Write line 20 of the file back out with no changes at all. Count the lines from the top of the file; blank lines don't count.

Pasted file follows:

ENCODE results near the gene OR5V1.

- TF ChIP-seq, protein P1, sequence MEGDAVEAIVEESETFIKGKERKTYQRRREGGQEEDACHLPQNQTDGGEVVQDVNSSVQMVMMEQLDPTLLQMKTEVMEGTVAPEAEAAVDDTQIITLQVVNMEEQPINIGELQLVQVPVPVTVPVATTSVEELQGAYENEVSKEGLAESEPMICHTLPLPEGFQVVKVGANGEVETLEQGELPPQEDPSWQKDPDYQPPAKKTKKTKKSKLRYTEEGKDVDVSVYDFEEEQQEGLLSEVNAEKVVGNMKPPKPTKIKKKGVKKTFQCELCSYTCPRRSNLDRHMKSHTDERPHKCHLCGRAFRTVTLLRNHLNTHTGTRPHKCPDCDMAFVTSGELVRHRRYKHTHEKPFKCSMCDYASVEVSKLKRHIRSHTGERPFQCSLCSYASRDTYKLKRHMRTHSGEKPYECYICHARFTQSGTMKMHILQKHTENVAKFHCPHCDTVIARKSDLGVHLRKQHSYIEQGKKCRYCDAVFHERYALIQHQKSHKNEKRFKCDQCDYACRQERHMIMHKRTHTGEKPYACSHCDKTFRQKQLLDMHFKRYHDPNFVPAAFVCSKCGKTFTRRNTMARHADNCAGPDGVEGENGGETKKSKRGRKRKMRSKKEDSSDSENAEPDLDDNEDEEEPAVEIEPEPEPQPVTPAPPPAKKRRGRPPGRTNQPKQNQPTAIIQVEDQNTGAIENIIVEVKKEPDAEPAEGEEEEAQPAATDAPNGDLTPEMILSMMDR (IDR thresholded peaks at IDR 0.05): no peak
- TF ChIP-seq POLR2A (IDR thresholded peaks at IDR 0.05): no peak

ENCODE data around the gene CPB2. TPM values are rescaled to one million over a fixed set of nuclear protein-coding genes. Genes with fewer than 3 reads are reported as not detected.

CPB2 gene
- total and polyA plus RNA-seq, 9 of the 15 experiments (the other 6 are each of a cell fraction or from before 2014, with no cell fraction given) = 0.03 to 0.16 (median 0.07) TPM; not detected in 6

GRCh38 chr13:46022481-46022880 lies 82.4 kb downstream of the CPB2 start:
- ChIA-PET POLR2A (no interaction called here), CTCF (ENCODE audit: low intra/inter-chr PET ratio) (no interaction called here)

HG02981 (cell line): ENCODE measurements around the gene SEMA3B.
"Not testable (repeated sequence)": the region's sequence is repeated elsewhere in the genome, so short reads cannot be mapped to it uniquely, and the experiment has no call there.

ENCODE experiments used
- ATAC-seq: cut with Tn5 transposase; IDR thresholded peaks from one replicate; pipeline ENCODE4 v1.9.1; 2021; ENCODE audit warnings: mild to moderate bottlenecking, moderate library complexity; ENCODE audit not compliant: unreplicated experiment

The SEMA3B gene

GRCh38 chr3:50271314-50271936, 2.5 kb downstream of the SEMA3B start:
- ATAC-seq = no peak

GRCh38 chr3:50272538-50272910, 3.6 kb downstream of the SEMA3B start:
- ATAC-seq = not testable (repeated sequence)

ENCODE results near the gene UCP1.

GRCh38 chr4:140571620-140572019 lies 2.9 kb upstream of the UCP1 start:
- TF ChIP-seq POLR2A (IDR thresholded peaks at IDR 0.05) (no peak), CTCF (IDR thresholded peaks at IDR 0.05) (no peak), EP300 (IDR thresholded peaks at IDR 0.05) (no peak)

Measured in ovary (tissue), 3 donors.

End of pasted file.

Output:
- TF ChIP-seq POLR2A (IDR thresholded peaks at IDR 0.05) (no peak), CTCF (IDR thresholded peaks at IDR 0.05) (no peak), EP300 (IDR thresholded peaks at IDR 0.05) (no peak)